How good is this economy really?
It has been one of the fundamental questions in New Zealand politics for the past few years.
On the one hand we have a good GDP growth stats, low unemployment and solid crown accounts.
On the other hand we see evidence of rising inequality, homelessness and poor mental health statistics.
The previous Government stuck to its mantra of economic success to the extent that it failed to acknowledge a housing crisis or growing child poverty.
One of the smartest moves the Labour opposition made before the election – other than switching to a charismatic leader – was to stop arguing that the economy itself was in bad shape, as finance spokesman Grant Robertson realised arguing about the finances looked naive against a narrative of Government surpluses and GDP growth.
Picking up on a new wave of post-GFC economic thinking, Robertson recognised it was more useful to acknowledge the strength of classic macro-economic data but to question its relevance in a society where poverty and inequality appeared to be getting worse.
That shift has successfully put the Government right on trend. Even the International Monetary Fund now argues the stronger global economy should be viewed as an opportunity to address structural issues around poverty and inequality.
But I don't think we should give up on GDP as one of the big important numbers in economics.
I spent the last week wading through New Zealand's historic GDP data to get a sense of how this era rates against other post-war booms.
Of course it gets nowhere near New Zealand's golden age in the 1950s and 1960s – 54 quarters of growth for an 86 per cent increase in real GDP.
The era currently (based on the latest available numbers to September 2017) sits at third equal by duration (34 quarters) and but just sixth for total GDP growth in that time (25.7 per cent).
In other words the data does match with anecdotal evidence that this expansion phase feels less like a boom than others.
But the good news is it isn't over yet. If we don't see a global meltdown in the next few months forecasts suggest this era will soon rank as second-longest period of growth and fourth strongest.
We're catching up on the length of the pre-GFC boom (1998-2007) although some way short of the pace of growth in that era (41 per cent).
Still, there is something to be said for long periods of stability.
In the real world of ordinary lives – graduations, first jobs, weddings and mortgages – stable growth allows time for us to make plans and take some control of our economic destiny.
When you look at the ups and downs of the New Zealand economy relative to real lives, its clear there is an element of luck involved.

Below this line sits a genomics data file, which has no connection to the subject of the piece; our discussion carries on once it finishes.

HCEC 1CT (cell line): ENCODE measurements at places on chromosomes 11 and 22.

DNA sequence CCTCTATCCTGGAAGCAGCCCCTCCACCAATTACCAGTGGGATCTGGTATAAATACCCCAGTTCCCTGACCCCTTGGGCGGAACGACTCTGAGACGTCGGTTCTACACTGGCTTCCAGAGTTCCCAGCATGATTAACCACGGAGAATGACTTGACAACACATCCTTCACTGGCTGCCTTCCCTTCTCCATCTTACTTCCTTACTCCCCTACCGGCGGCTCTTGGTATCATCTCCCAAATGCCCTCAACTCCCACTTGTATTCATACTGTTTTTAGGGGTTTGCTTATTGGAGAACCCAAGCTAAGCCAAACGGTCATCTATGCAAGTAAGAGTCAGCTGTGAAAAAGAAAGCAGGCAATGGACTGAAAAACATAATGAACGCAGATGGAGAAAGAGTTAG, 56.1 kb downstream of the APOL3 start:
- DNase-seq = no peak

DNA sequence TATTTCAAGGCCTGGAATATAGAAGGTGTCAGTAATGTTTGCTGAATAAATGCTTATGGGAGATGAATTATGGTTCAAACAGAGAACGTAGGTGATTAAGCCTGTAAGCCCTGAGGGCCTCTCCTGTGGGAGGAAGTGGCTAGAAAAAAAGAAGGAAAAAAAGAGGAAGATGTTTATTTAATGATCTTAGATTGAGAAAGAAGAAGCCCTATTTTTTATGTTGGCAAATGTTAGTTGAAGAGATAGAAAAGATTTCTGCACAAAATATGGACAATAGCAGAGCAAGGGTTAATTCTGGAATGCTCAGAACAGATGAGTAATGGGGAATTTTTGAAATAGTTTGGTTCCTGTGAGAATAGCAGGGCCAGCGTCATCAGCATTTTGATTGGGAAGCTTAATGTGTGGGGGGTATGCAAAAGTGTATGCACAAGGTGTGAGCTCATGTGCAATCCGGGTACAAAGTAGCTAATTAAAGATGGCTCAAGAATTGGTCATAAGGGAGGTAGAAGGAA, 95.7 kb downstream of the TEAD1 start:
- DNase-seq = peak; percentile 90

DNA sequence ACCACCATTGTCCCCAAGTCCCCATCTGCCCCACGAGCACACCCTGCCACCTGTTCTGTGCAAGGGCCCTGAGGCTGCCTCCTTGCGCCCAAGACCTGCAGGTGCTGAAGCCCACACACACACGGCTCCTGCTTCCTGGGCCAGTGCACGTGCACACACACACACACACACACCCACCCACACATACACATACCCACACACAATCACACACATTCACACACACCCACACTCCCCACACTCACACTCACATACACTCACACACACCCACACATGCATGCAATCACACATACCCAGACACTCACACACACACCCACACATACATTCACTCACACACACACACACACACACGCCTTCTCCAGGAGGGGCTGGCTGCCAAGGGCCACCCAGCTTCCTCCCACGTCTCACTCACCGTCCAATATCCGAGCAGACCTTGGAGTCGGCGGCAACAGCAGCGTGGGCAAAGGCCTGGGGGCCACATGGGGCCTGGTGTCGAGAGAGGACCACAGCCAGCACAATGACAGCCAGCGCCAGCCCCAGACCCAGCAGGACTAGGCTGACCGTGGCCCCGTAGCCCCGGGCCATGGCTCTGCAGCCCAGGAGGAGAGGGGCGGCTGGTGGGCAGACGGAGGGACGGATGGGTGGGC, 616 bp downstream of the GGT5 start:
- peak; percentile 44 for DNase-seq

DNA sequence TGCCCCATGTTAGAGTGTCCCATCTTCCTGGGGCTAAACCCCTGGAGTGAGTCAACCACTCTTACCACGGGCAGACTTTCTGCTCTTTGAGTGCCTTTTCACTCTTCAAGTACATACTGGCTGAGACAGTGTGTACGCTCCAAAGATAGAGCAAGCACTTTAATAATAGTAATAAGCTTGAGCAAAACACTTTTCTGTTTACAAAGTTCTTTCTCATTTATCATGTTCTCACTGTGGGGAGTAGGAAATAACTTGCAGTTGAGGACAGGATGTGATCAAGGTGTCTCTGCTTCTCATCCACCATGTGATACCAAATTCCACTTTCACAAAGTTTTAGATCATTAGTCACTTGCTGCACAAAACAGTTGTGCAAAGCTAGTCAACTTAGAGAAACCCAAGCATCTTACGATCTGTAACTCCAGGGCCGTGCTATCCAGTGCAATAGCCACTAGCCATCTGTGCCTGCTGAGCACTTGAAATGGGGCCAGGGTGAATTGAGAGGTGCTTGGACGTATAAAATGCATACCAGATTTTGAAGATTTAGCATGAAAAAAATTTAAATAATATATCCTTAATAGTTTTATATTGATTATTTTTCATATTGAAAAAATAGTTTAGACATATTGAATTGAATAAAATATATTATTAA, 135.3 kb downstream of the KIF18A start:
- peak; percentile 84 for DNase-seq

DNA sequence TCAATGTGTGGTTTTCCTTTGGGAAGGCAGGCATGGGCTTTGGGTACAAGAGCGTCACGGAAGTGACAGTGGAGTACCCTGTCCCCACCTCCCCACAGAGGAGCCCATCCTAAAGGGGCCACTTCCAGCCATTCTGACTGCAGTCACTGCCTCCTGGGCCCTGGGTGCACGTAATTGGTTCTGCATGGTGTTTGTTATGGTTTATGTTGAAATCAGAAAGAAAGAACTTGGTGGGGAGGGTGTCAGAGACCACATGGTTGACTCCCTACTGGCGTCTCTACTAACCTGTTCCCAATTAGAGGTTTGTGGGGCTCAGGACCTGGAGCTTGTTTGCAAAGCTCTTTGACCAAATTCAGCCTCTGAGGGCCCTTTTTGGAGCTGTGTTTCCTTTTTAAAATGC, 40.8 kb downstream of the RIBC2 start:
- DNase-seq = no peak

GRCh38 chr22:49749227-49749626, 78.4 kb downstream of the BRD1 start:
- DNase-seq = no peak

I came of age into New Zealand's worst economic downturn since the great depression. I left school and graduated from university during an almost continuous recessionary period from 1988-92.
Unemployment was very high, so despite having a degree I faced periods of unemployment and actually got my start in journalism on a Task Force Green social welfare programme.
I had to leave my hometown and work in small town community newspapers until jobs came up on city papers.
The slow start to my career will have a sizable impact on my retirement savings and total wealth.
On the flip side, two of New Zealand's strongest growth periods (1998-2007 and current era) coincided with my starting a family, buying a house and my career progression towards senior roles.
A few years older and I might have seen my savings smashed by the GFC – or had money in finance companies.
As it stands this era of low interest rates couldn't have been better timed for me and my mortgage.
A few years younger and I might have been locked out of the housing market.
My point is that despite all the structural change and social issues facing economics there is still meaning to be found in the historic arc of economic data.
The data we use to write the history is not in itself flawed.
But if we uncritically accept New Zealanders are all doing fine because GDP growth is steady, the emphasis we are putting on the data is flawed.
We need to view positive GDP growth in a contemporary context – a time of high immigration, low inflation and low interest rates.
We should look at unemployment stats in the context of structural change for the job market – rising numbers of part-time and contract workers.
But I remain skeptical of efforts to broaden the analytical scope of the Reserve Bank and Treasury.
Wellness and happiness measures are important – particularly where they reflect real data on child poverty, youth suicide rates and so on – but they are outside a pure economic brief.
A growing economy ensures a stable platform, enabling governments and social agencies time and resource to deal with these issues.
In good times there's a risk we start to take GDP data for granted - its failings appear more obvious in light of a world that remains far from perfect.
But anyone who has lived through a major recession will remember how a contracting economy removes choices - and why it is so important to keep that data in positive territory.